Stephen Reader covers politics for It's a Free Country, WNYC's interactive politics site. He joined the station in 2010 and has also worked for Studio 360, WNYC's Peabody Award-winning show about art, culture, and creativity.
In a move that's becoming increasingly familiar across the country, Governor Chris Christie is asking public employees to contribute more of their income to their pensions and health care. New legislation could force towns and school districts to purchase private health plans, rather than participate in a government program which critics allege has lost over $200 million in recent years.
But unlike other states, the proposal in New Jersey is bipartisan, sort of: the plan represents a compromise between Republican Governor Christie and Democratic State Senate President Stephen Sweeney.
And now state unions are targeting them both as the New Jersey legislative nears its budget deadline at the end of the month.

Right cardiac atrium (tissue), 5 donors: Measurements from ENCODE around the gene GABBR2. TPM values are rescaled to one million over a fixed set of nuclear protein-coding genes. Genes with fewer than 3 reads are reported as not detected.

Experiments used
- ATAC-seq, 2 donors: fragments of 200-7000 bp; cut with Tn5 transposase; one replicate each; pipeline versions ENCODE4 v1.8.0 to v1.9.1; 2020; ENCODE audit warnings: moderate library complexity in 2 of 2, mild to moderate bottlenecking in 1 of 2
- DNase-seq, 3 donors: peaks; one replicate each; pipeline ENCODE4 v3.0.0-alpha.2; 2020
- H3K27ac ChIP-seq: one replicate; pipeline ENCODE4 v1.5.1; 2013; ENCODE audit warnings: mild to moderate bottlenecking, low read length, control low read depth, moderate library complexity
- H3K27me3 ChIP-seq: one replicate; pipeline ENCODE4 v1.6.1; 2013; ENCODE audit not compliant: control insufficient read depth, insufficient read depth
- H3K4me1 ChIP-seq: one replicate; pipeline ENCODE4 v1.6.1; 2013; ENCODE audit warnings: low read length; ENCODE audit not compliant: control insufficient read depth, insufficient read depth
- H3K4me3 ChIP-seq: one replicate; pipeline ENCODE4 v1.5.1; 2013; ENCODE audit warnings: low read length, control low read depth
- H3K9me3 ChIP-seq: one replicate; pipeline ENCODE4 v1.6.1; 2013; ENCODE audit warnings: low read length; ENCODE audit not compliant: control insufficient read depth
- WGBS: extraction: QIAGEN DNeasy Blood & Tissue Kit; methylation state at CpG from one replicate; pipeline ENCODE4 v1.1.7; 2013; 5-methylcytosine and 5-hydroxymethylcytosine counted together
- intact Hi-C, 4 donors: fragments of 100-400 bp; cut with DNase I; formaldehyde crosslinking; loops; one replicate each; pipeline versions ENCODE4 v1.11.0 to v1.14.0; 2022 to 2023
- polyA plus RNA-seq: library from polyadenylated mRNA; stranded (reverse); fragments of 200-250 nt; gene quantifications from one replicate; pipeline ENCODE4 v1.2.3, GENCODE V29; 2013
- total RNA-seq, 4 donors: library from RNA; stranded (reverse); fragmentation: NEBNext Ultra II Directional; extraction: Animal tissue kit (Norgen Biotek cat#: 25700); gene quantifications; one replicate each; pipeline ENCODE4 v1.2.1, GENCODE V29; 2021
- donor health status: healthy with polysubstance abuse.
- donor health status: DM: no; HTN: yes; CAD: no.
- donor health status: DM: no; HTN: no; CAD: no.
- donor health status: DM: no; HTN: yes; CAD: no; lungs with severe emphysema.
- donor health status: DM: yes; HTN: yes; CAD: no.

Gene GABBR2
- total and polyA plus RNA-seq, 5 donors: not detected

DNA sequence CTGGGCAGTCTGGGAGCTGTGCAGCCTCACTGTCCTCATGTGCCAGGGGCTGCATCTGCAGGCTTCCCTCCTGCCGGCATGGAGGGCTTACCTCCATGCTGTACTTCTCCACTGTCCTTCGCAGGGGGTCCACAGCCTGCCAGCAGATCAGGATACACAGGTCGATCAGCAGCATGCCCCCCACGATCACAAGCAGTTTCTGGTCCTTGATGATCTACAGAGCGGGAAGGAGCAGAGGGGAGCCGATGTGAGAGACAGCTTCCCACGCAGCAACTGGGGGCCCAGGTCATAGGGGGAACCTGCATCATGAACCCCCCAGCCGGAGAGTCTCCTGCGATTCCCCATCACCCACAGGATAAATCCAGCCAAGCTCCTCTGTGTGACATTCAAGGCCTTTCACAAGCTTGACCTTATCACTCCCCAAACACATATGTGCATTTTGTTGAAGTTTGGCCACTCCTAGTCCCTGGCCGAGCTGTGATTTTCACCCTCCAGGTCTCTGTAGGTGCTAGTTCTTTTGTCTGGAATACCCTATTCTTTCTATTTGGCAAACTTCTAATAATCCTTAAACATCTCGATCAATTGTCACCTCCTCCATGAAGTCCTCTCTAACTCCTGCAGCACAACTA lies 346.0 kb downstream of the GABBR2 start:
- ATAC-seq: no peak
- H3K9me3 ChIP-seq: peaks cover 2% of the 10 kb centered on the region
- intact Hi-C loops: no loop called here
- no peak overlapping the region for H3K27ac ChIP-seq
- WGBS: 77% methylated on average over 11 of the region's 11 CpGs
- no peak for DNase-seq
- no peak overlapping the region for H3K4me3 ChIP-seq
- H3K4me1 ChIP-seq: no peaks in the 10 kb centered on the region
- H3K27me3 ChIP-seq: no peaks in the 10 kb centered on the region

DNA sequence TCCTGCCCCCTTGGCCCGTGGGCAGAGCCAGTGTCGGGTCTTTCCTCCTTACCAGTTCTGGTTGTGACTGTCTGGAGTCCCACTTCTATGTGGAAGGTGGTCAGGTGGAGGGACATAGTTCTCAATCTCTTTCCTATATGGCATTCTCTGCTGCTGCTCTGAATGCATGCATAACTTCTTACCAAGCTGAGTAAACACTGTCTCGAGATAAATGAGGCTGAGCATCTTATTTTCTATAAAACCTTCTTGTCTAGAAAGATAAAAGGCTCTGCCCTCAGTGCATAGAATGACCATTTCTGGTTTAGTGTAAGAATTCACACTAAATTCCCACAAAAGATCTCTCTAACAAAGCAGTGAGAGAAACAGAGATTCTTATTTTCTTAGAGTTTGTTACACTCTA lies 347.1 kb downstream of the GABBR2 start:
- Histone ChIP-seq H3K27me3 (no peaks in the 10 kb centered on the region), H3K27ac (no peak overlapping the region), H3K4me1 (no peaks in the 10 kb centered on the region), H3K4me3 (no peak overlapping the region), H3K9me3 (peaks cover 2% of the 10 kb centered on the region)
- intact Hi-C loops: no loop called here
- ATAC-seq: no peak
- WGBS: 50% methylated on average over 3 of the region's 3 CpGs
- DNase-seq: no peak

At this point, it's not clear that the compromise deal will become law. Assembly Democrats defected from the plan, and there's even some evidence that Republicans in the state Senate won't back the deal. That's a departure from the archetypal standoff that took place in Wisconsin earlier this year, where the battle lines between Left and Right were more sharply defined.
The New Jersey Education Association has come out in full force against the proposal, revving up an aggressive ad campaign (which includes an airplane) and are organizing a rally on the statehouse steps on Thursday.
Sweeney is a complicating factor here. The NJEA has traditionally aligned itself with Democratic politicians; in this instance, their target is a top Democrat in the state legislature. The following television spot accuses Sweeney of "doing the bidding of New Jersey's most powerful political boss, insurance broker George Norcross."
Specifically, Sweeney's legislation would prohibit a state-run health insurance benefit program from taking on new customers. In the New York Times article cited by NJEA, it's reported that many school districts have saved money by switching from private carriers to the public program. Barring new enrollees would keep public employees in private plans, which are usually more expensive than the alternative, and bring lots of fresh cash to George Norcross, owner of one of the largest health insurance brokers in the state.
Norcross is also one of Senator Sweeney's oldest friends and closest allies. The same New York Times article echoes one of NJEA's assertions, calling Norcross "perhaps the most influential Democratic boss in New Jersey."